Sunday, October 30, 2022

On My Radar: A Fever in the Heartland!

 


Although the focus of my reading for several years has been crime fiction, I've always loved well-written non-fiction-- the sort with well-stocked bibliographies and facts that read like the best fiction. That's how I first became acquainted with Timothy Egan, who wrote one of my all-time favorite books (of any genre) The Worst Hard Time: The Untold Story of Those Who Survived the Great American Dust Bowl
 
I still feel the impact that book had on me, more than fifteen years after I read it. So... is it any wonder that I perked right up when I learned that Egan would have a new book coming out next year? Of course not! Let me tell you more about it before I give you another reason why I want to read his new book.
 
 
Available April 4, 2023!

 
Synopsis:
 
"The Roaring Twenties--the Jazz Age--has been characterized as a time of Gatsby frivolity. But it was also the height of the uniquely American hate group, the Ku Klux Klan. Their domain was not the old Confederacy, but the Heartland and the West. They hated Blacks, Jews, Catholics and immigrants in equal measure, and took radical steps to keep these people from the American promise. And the man who set in motion their takeover of great swaths of America was a charismatic charlatan named D.C. Stephenson.

Stephenson was a magnetic presence whose life story changed with every telling. Within two years of his arrival in Indiana, he’d become the Grand Dragon of the state and the architect of the strategy that brought the group out of the shadows – their message endorsed from the pulpits of local churches, spread at family picnics and town celebrations. Judges, prosecutors, ministers, governors and senators across the country all proudly proclaimed their membership. But at the peak of his influence, it was a seemingly powerless woman – Madge Oberholtzer – who would reveal his secret cruelties, and whose deathbed testimony finally brought the Klan to their knees.
 
 
This book is written by one of my favorite authors, and it's about a time period that has always fascinated me. Granted, reading about the Ku Klux Klan is not going to be easy-- organizations like that are bad for my blood pressure-- but I do want to read it because it ties in with something I discovered in some of my mother's papers.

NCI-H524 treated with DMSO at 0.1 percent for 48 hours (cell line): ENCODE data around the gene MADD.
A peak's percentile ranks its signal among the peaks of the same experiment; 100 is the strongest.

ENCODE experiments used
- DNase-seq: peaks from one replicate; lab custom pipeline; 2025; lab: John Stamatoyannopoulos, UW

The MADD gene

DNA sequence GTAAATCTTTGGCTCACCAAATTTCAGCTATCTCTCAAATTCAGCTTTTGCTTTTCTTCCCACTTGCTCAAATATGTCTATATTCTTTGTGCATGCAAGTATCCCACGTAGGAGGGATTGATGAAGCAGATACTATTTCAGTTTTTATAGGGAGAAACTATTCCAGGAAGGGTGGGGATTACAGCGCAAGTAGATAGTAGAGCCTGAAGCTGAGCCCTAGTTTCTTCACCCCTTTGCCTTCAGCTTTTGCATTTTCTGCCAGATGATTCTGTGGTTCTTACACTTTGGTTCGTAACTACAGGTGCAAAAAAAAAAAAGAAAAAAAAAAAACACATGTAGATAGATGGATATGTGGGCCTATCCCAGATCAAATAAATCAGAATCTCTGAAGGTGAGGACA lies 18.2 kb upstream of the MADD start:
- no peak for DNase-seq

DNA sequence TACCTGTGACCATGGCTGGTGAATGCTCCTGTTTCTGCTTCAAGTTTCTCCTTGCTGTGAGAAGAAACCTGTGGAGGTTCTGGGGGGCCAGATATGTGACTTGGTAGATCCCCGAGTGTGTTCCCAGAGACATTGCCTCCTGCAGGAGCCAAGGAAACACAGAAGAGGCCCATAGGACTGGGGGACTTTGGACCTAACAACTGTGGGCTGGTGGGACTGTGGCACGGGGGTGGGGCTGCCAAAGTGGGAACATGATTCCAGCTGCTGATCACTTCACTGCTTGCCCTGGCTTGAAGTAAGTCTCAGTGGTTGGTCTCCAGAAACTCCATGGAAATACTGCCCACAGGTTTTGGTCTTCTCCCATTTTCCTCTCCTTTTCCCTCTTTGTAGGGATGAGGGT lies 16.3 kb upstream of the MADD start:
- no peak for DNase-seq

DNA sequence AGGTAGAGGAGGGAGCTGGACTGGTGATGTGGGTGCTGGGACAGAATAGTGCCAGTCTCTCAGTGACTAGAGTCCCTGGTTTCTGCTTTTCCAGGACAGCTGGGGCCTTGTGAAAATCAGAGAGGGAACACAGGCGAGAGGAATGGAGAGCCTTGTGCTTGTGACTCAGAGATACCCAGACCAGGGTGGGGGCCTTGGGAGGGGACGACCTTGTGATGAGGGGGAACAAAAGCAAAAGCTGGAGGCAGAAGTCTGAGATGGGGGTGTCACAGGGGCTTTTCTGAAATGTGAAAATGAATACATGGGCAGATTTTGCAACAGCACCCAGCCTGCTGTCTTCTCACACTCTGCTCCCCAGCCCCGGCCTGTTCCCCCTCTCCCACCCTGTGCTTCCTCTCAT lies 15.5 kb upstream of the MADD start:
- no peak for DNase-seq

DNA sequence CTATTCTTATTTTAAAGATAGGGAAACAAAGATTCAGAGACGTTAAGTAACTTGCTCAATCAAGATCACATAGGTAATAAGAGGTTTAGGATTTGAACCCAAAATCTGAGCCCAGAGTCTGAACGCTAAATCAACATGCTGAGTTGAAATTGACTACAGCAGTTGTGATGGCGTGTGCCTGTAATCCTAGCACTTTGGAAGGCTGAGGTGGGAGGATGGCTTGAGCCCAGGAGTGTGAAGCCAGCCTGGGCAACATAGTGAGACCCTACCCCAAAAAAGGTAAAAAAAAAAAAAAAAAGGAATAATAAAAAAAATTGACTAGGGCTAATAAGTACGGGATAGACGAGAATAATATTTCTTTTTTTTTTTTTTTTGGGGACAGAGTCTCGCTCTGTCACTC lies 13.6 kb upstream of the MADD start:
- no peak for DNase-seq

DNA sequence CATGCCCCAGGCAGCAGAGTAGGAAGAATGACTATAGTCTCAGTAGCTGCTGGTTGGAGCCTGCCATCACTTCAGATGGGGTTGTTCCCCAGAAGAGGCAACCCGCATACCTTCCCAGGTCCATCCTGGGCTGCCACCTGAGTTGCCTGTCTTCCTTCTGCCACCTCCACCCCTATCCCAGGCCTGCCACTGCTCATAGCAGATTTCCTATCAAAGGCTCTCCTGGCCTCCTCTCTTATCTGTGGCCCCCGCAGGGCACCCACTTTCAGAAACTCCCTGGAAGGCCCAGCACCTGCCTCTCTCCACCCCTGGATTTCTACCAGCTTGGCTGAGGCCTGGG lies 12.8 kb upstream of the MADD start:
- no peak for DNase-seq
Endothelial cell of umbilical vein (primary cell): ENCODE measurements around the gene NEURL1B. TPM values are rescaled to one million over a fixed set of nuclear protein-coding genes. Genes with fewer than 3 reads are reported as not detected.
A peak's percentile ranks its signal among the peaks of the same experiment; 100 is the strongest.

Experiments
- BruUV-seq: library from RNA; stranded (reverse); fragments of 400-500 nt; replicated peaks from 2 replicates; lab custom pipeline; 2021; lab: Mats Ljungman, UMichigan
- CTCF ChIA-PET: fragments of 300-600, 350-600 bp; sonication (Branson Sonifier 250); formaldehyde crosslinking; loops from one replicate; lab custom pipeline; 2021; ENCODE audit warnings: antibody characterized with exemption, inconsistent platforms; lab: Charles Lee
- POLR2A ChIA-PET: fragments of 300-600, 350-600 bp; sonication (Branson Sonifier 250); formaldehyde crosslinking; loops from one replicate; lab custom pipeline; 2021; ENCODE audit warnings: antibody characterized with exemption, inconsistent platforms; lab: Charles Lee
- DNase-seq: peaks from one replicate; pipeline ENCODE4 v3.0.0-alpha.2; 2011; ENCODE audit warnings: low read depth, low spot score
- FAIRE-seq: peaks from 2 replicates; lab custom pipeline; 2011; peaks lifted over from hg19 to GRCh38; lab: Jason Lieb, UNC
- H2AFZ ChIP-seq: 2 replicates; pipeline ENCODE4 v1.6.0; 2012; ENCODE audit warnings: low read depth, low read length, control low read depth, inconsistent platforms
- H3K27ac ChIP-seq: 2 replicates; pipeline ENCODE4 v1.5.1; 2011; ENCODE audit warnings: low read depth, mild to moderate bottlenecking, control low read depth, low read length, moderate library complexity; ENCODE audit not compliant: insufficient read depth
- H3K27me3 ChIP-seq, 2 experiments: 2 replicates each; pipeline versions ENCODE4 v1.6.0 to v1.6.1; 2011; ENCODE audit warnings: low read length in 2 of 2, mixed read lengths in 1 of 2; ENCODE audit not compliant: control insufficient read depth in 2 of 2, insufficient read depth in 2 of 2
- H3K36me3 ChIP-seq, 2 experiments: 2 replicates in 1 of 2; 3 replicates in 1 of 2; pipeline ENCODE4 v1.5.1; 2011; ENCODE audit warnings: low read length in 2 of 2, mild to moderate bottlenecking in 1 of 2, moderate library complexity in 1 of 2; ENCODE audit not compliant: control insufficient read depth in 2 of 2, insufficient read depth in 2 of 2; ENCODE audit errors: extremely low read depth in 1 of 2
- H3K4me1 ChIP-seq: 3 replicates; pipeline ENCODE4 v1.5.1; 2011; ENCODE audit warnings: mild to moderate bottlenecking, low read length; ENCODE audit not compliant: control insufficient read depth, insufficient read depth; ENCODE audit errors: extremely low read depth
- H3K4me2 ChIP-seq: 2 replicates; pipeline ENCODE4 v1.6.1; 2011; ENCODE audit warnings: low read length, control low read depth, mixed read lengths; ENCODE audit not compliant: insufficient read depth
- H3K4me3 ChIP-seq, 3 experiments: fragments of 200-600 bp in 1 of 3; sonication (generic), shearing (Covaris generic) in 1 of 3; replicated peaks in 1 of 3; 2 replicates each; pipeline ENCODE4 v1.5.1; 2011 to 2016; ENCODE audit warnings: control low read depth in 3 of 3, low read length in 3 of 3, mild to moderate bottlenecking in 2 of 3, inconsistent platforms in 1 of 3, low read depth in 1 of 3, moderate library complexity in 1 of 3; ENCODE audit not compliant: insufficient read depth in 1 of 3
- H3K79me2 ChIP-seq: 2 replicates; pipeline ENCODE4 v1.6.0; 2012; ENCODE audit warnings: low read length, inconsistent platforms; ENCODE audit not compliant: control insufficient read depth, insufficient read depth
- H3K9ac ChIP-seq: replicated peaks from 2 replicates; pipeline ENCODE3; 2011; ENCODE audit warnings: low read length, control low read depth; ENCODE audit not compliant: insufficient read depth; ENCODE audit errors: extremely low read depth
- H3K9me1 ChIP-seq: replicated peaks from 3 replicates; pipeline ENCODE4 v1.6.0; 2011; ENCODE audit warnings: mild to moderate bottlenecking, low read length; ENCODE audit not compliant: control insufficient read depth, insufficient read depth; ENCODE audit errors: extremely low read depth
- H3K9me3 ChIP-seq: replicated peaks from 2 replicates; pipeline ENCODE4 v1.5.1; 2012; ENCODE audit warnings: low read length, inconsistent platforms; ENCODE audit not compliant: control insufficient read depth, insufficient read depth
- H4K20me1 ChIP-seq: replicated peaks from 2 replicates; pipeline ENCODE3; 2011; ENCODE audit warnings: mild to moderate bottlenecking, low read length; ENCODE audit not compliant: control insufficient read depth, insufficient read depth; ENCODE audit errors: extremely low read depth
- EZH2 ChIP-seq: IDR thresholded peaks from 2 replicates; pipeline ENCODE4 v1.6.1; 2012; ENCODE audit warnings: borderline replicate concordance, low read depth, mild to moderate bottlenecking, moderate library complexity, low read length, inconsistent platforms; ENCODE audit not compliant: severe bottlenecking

My mother and a family friend spent hundreds of hours combing through the various incarnations of our village newspaper back in central Illinois, mostly for their genealogy work on their family trees, but it's amazing the fascinating nuggets of history they uncovered. I well remember them reading many of these nuggets aloud as they turned the pages of those old newspapers.
 
What I found in my mother's papers were photocopies of some old (1920s) articles from the village newspaper-- articles about regular meetings of the Ku Klux Klan that were held in my little hometown (population 1800). It was as if I'd been poleaxed; I couldn't believe that that vile organization had had a home in my village. 
 
That's why I've preordered Egan's book. Yes, I think it will be good, but I want to understand why the KKK became so prominent in a time period that I'd only associated with F. Scott Fitzgerald and Jay Gatsby in the past.  Something tells me that my mother was just as stunned as I when she found those newspaper articles, and that she would want to read A Fever in the Heartland, too.

12 comments:

  1. Oh, Cathy, this sounds fascinating! It is so hard to write gripping, engrossing non-fiction, but this sounds excellent. And it's an important topic, too - something we should all learn about.

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    1. Yes, we should, especially with what's been happening the past few years.

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  2. The Worst Hard Time is one I really want to read; this one sounds equally interesting and good. :)

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    1. I thought The Worst Hard Time was fabulous.

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  3. I seldom read nonfiction; the daily news is just about all the nonfiction I can handle. For those who do read nonfiction though, this sounds like a very worthwhile read.

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    1. I know what you mean about limiting your intake of non-fiction, Dorothy!

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  4. This does sound like a good and worthwhile read. Thanks for putting it on my radar, too.

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  5. Can't wait to read your review. In the 1920s there were Klan chapters all over the country, and to my utter disgust, women's chapters, too. That I found out from reading a book which I won't name so as not to write a spoiler. But even some suffragists and prohibitionists were involved. What a shock!

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    1. But I happen to know that the book you mention was written by someone with the initials J.M.

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  6. Of course you know, but I didn't want to give a spoiler to other readers.

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    1. But perhaps we've gotten them curious now (if they don't already know).

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